Embracing Electro-Acoustic Cohesion in Your Drumming

The fusion of electronics and acoustic percussion has been a rising force in the drumming community for years now. Today, numerous DJs and hip-hop acts hire live drummers to accompany them onstage, often playing along to a backing track. Now, along with the star DJ, an active drummer is on stage with an acoustic instrument, which brings a whole new level of appeal for the audience.

Electronics are also an excellent resource to the percussionist's arsenal, and many prominent drummers use 808s, loops, samples and MalletKats to push their artistic vision to its furthest boundaries.

The Invention of the Electronic Drum

Roland TD-11KV V-Drums

Roland TD-11KV V-Drums

The drum was the first instrument ever to exist, and has evolved alongside other technological advancements. Arguably, the first electronic drum was created in the early 1970s by Graeme Edge, drummer of The Moody Blues, and was used in the song "Procession" from the 1971 album Every Good Boy Deserves Favor. Soon after, Simmons, Roland and Syndrum models expanded our palette in the mid-to-late ‘70s. Groups like Rush, Devo, New Order and even the Grateful Dead (I blame Micky) began experimenting with these sounds almost immediately.

Although the technology wasn't amazing, we got to hear rock and pop songs with a clap instead of a snare, or with an 808 kick and electro-tom fill. And it only got better from there. In the late ‘90s, Roland came out with their V-Drums and we were able to experience a "real drum feel," yet hear any sound imaginable. MIDI, SD cards and basic programming allowed the musician to add their own personality into their instrument in an untapped way. Once Roland released the SPD20, SPDS-X, and other companies like Yamaha and Alesis released their E-Drum pads, the game was forever changed.

Advantages of Using Electronic Drums

Adding electronics to your acoustic drum kit can lead to endless possibilities. The ability to trigger unique samples at any time can really add to the dynamic of the song or groove. When playing a live hip hop show, it's great to have access to the trap hi-hats, claps, deep kicks and even vocal samples native to the genre.

I've seen some amazing shows where the drummer essentially was a one-man band, using Ableton, loops and samples, electronic pads and a kit. Much of this can be done without a click-track too, making this as "live" as can be. Adding loops and subtle percussive samples to your overall approach can make the song a whole new beast -- just look at Radiohead. The possibilities are boundless with electronics behind the kit, and a world with unending percussive possibilities is alright with me.

Mehliana (Brad Mehldau & Mark Guiliana) - "Hungry Ghost" (Live)

Deantoni Parks TECHNOSELF - "Bombay"

Criticisms of Electronic Drums

As genres continue to meld and the means of creating evolves with it, there are always traditionalists who want to cling to the original art form. There's been a lot of backlash from drummers about producers and the use of drum machines even when they are both creating rhythms in their heads and expressing them through different mediums.

Some feel that drummers playing along with electronic drum loops may have it easier than those without. Many use click-tracks live, and trust me, it's not that easy to play along to a click with a bad front-of-house mix and a big crowd. If you get offbeat once, the whole tune can be ravaged. Also, many drummers and musicians just find electronic drum sounds corny. I saw a drummer use a windchime patch on his Roland pad during a blues show, and the bandleader was visibly upset. It seems in some cases, embrace of technology doesn't trump poor artistic decision making.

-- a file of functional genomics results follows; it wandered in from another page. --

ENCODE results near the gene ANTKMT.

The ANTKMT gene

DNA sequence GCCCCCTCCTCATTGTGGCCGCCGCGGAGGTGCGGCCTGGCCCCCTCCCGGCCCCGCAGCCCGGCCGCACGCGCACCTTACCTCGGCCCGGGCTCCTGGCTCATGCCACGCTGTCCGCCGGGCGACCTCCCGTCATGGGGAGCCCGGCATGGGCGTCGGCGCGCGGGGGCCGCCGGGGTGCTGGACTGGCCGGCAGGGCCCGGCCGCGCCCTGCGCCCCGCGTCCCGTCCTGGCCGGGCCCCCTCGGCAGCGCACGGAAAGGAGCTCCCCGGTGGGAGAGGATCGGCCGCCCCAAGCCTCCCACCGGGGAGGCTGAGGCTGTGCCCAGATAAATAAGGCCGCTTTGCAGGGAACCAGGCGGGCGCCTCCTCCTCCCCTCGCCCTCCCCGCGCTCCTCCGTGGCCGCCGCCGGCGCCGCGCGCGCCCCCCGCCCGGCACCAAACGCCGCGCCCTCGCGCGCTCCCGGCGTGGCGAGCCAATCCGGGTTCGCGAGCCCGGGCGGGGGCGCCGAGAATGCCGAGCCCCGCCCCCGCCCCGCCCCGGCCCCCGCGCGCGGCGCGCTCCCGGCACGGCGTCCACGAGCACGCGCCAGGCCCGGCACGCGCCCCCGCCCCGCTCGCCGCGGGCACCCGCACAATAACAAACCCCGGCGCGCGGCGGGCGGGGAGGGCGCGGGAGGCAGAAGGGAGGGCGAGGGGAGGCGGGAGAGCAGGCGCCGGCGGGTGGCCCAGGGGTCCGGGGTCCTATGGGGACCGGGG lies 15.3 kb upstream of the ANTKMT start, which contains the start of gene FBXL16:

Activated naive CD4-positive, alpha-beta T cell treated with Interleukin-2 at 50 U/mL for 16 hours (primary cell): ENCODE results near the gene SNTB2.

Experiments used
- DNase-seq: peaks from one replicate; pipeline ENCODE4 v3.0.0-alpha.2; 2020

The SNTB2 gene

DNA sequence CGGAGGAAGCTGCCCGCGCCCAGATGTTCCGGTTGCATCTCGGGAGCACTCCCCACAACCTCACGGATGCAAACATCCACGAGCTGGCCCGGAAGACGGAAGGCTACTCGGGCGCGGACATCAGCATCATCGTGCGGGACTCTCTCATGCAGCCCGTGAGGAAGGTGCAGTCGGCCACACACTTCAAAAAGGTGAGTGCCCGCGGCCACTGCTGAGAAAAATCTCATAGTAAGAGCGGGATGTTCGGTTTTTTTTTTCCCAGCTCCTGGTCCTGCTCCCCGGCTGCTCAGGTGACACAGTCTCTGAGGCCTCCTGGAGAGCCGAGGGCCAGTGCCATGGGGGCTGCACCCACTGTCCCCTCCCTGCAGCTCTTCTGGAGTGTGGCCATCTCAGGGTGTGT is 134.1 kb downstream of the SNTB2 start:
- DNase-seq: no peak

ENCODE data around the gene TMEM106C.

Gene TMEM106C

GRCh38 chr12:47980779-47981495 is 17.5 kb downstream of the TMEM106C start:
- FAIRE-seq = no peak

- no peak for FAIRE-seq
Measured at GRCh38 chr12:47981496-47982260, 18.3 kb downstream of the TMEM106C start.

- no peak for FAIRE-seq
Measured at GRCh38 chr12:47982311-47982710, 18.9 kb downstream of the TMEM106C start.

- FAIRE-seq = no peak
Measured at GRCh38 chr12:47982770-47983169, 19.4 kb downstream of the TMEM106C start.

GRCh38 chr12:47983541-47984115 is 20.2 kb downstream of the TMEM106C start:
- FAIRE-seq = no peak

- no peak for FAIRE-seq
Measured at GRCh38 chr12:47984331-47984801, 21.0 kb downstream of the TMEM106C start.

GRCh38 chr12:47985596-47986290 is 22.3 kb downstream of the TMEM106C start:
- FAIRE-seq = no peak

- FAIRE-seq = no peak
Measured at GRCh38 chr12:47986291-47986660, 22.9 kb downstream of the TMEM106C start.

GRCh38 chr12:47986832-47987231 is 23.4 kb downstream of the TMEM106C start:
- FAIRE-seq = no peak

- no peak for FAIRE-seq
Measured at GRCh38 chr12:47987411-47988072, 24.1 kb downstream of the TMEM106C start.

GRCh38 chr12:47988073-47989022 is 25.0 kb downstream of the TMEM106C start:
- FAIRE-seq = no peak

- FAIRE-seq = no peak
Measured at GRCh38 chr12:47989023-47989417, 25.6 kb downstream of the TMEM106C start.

DJ Culture and Live Drummers

The way I see it, electronic music and solo DJ shows have been skyrocketing since the birth of the ‘90s underground scene. Now that electronic acts are getting headline festival slots, many fans have become bored with watching one musician on stage with a laptop or an APC/Launchpad. It's this environment where modern live drummer can make the biggest impact.

I have seen shows with a live drummer who added dynamics, energy and pure chops to the performance, and formed an absolute focal point of the set. I've also seen shows with a great drummer on the bill who can barely be heard over the DJ or producer’s drum track. Sometimes it works great, other times it seems like the DJ hired little more than a hype-man with sticks.

Snake Dance. Überjam: John Scofield, Adam Deitch, Andy Hess, Avi Bortnick

Kaytranada - "Bus Rid"e (feat. Karriem Riggins & River Tiber)

Creative Synergy

Wrapping up, there are numerous pros and cons to electronics in acoustic drumming, as well as electronic drums themselves, with the majority being one’s personal preference. While playing with a live DJ/producer for more than three years, I've embraced the technology, loaded up my Roland pad with all the samples I can find, tapped into the click track and had a blast.

Sometimes I get frustrated playing with a click and a pre-programmed beat, but with the right creative environment, those issues were solved. I'd sit down with our producer and help program the beats the way I heard them in my head. You need to embrace the creative synergy you can achieve from blending the new and old, both in terms of performance and technology. There are so many amazing artists blending the best of both worlds, and it is going to be great to see the tools and art form progress over time.

If you’d like to delve into this subject and compare opinions of traditional drummers, modern players, music producers and explore its potential as a tool, leave a comment below.

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